For the second time in three days, there's been a high-profile exit from the Vatican administration. On Saturday, Pope Francis replaced the Catholic Church's top theologian, Cardinal Gerhard Ludwig Mueller.
Mueller, who was the head of the Congregation for the Doctrine of the Faith, a department responsible for defending Catholic doctrine, was said to be "at odds with the pontiff's vision of a more inclusive Church," Reuters reported.
The news wire adds that Mueller is among several cardinals who have publicly sparred with the pope, citing, "Mueller has criticised parts of a 2016 papal treatise called "Amoris Laetitia" (The Joy of Love), a cornerstone document of Francis' attempt to make the 1.2 billion-member Church more inclusive and less condemning."
The Vatican issued a brief statement that Mueller's five-year mandate, which comes to an end on Sunday, would not be renewed. No further details were given.
"The Holy Father Francis thanked His Eminence Cardinal Gerhard Ludwig Mueller at the conclusion of his quinquennial mandate," the statement said.
No new position was announced for Mueller, 69, who was appointed by former Pope Benedict XVI in 2012 and still has five more years before what's considered the normal retirement age for a bishop. Mueller was actually the first Vatican official formally confirmed by Pope Francis after his election in 2013.
Mueller's departure comes on the heels of fellow conservative Cardinal George Pell's, the Vatican economy minister who took a leave of absence Thursday. As NPR's Sylvia Poggioli reported, Pell took leave to defend himself after Australian police charged him with multiple "historical" sex crimes.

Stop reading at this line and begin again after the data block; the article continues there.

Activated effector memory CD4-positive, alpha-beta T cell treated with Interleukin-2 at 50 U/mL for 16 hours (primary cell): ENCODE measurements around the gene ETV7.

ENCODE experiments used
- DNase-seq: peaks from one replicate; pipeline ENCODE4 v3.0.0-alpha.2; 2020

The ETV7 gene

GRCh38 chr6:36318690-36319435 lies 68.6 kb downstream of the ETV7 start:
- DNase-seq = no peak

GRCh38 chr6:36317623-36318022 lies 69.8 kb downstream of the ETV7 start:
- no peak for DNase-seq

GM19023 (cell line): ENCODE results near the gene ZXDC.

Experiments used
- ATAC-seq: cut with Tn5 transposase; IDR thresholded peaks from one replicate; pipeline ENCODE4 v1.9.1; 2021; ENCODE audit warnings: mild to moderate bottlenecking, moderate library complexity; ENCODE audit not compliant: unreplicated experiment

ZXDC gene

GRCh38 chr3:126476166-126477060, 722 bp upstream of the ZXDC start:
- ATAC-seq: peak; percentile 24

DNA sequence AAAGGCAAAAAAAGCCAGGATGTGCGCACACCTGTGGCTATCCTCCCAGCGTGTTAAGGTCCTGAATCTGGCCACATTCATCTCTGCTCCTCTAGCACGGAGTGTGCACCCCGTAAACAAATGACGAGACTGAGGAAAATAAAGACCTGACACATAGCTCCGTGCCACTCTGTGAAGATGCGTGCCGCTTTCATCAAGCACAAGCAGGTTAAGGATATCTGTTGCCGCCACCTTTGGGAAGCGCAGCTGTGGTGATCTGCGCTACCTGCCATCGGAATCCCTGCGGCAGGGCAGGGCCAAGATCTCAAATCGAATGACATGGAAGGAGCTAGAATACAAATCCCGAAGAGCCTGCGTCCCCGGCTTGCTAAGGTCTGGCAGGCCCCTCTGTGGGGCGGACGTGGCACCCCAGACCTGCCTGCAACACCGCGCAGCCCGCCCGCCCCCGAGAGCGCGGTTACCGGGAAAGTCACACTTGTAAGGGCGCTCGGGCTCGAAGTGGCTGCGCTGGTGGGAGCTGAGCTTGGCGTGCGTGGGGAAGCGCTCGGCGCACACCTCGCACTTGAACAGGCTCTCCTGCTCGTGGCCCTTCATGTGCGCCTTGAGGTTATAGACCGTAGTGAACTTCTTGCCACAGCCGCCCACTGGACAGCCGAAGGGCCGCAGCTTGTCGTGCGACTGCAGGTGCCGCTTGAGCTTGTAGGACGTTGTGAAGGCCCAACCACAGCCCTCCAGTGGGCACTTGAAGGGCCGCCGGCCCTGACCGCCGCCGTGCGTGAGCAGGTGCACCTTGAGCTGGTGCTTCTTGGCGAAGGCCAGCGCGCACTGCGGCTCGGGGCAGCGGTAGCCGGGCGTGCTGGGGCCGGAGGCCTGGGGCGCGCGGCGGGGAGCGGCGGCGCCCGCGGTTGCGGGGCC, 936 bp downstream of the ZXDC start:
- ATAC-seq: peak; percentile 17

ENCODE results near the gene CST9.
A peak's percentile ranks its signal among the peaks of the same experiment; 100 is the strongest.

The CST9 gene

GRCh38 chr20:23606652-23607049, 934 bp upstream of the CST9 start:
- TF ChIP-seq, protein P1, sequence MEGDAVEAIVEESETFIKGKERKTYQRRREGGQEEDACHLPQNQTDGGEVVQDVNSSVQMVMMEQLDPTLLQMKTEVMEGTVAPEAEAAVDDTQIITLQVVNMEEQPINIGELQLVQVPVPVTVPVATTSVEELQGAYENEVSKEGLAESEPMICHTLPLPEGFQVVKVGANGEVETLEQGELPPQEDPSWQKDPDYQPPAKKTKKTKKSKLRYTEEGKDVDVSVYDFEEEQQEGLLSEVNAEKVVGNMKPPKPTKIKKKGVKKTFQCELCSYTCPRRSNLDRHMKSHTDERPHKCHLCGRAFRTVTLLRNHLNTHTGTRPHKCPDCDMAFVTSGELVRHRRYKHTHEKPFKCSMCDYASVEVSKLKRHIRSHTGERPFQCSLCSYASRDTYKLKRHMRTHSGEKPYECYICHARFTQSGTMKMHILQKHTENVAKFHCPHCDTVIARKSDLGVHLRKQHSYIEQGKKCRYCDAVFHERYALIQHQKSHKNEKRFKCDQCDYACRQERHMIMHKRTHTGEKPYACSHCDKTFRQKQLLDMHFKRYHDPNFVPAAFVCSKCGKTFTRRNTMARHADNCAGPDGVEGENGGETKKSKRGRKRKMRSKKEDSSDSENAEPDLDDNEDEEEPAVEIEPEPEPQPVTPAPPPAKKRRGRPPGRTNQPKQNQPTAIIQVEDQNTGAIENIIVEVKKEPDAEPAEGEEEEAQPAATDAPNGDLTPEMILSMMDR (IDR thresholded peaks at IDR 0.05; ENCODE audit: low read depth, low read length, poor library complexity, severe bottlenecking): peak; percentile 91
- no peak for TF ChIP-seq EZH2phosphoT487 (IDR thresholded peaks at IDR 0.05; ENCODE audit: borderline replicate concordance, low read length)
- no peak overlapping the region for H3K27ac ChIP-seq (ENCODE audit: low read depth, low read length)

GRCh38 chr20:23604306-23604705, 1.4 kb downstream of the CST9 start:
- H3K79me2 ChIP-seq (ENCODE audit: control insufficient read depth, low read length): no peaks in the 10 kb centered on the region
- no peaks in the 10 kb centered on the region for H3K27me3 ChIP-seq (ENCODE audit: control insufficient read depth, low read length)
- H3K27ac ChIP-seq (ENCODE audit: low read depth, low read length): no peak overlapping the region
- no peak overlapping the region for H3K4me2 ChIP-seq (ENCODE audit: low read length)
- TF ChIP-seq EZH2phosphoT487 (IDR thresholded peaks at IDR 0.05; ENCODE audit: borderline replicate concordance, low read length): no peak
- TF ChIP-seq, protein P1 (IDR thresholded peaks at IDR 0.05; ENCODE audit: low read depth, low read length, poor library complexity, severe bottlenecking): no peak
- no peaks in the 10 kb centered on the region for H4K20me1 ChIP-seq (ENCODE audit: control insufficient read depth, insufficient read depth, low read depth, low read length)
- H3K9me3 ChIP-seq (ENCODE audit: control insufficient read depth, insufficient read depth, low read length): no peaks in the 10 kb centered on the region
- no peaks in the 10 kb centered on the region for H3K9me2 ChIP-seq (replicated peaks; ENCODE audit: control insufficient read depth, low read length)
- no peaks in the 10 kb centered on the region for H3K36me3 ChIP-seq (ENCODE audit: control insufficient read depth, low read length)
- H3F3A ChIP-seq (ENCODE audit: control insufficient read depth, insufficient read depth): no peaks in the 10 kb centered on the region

According to the Catholic News Service, the announcement of the pope's June 30 decision – the day he met with Mueller — was anticipated by both English Rorate Caeli blog and the Italian Corrispondenza Romana blog, which "presented the pope's move as a dismissal of the German cardinal."
The site reports:
"While Pope Francis wrote in his exhortation on the family, 'Amoris Laetitia,' that church teaching on marriage had not changed, both Rorate Caeli and Corrispondenza Romana implied Cardinal Muller was let go because he insisted that divorced and civilly remarried Catholics could not receive Communion unless they made a commitment to abstain from sexual relations with their new partners. Other bishops and bishops' conferences have read Pope Francis' document as presenting a process of discernment that in certain circumstances could allow some couples to return to the sacraments."
It should be noted that in addition to discipline and matters of doctrine, the Congregation for the Doctrine of Faith also handles case of sexual abuse of minors for the church.
As NPR reported in 2014, Pope Francis had appointed a commission of both clergy and laypeople to advise the church on addressing abuse by clergy. But in March of this year, Marie Collins, a survivor of abuse by a priest, resigned from Pope Francis' panel citing "shameful" resistance within the Vatican to the group's efforts to protect children.
Collins spoke with NPR's Lulu Garcia-Navarro in an interview for Weekend Edition Sunday to be aired on Sunday, July 2, about the Catholic Church's response to its sexual abuse scandal.
Here's an excerpt from that interview:
"I think Pope Francis has got a commitment to doing what's necessary and he has tried. I think he put in place a commission, which was a very strong sign that he wanted to seek change. ... Pope Francis has shown that he is behind doing the right thing, he has the right attitude and he has back the pontifical commission.
"But when it comes to having to face his own curia and resistance he has there, I don't think he has been strong enough. Although this weekend, we do see that he has replaced Cardinal Muller, who was the prefect for the congregation for of the Doctrine of Faith.
"And Cardinal Mueller's dicastery was the one that was resisting change so may be a sign that he's not going to take resistance anymore and will push harder. But his attitude is right. He seems to understand abuse and the damage it does. It's just that things seem to move so slowly in the church. And every day children are at risk so there really can't be any acceptance of slowness or defensiveness or old views that are long out of date."
Mueller's replacement Archbishop Luis Ladaria Ferrer was born in Manacor, Mallorca, April 19, 1944, and was ordained to the priesthood July 29, 1973.